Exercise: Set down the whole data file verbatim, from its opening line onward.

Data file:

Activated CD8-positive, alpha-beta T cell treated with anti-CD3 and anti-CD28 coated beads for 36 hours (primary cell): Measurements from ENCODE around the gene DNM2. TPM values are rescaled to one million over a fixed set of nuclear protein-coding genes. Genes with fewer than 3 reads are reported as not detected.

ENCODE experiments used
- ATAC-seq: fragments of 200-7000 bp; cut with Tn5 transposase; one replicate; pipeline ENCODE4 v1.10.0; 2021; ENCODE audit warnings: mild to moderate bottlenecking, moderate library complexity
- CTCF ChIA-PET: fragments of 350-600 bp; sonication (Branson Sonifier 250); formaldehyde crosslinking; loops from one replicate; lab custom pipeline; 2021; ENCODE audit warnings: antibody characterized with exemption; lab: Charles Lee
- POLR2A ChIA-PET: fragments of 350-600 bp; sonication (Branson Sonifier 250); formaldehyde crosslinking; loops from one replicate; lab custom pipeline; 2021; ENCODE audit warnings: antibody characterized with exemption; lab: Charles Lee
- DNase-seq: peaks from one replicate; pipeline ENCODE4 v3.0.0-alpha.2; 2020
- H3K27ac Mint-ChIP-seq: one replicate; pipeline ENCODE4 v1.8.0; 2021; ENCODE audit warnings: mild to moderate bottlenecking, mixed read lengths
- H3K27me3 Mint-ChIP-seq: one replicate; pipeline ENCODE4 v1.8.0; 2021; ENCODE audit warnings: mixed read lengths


Activated CD8-positive, alpha-beta T cell treated with anti-CD3 and anti-CD28 coated beads for 36 hours (primary cell): Measurements from ENCODE around the gene DNM2. TPM values are rescaled to one million over a fixed set of nuclear protein-coding genes. Genes with fewer than 3 reads are reported as not detected.

ENCODE experiments used
- ATAC-seq: fragments of 200-7000 bp; cut with Tn5 transposase; one replicate; pipeline ENCODE4 v1.10.0; 2021; ENCODE audit warnings: mild to moderate bottlenecking, moderate library complexity
- CTCF ChIA-PET: fragments of 350-600 bp; sonication (Branson Sonifier 250); formaldehyde crosslinking; loops from one replicate; lab custom pipeline; 2021; ENCODE audit warnings: antibody characterized with exemption; lab: Charles Lee
- POLR2A ChIA-PET: fragments of 350-600 bp; sonication (Branson Sonifier 250); formaldehyde crosslinking; loops from one replicate; lab custom pipeline; 2021; ENCODE audit warnings: antibody characterized with exemption; lab: Charles Lee
- DNase-seq: peaks from one replicate; pipeline ENCODE4 v3.0.0-alpha.2; 2020
- H3K27ac Mint-ChIP-seq: one replicate; pipeline ENCODE4 v1.8.0; 2021; ENCODE audit warnings: mild to moderate bottlenecking, mixed read lengths
- H3K27me3 Mint-ChIP-seq: one replicate; pipeline ENCODE4 v1.8.0; 2021; ENCODE audit warnings: mixed read lengths